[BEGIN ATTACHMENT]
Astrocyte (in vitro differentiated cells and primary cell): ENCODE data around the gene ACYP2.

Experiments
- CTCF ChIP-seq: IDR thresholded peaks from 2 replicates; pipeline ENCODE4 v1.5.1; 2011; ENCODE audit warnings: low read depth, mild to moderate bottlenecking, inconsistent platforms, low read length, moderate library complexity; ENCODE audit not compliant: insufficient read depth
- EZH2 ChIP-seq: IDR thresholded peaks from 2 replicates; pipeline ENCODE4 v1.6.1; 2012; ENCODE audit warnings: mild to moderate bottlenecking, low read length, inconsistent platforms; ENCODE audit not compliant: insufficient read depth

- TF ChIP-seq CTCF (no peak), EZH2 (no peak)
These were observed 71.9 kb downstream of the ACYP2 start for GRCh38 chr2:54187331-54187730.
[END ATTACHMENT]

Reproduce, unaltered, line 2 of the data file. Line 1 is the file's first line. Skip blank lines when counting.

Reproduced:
Experiments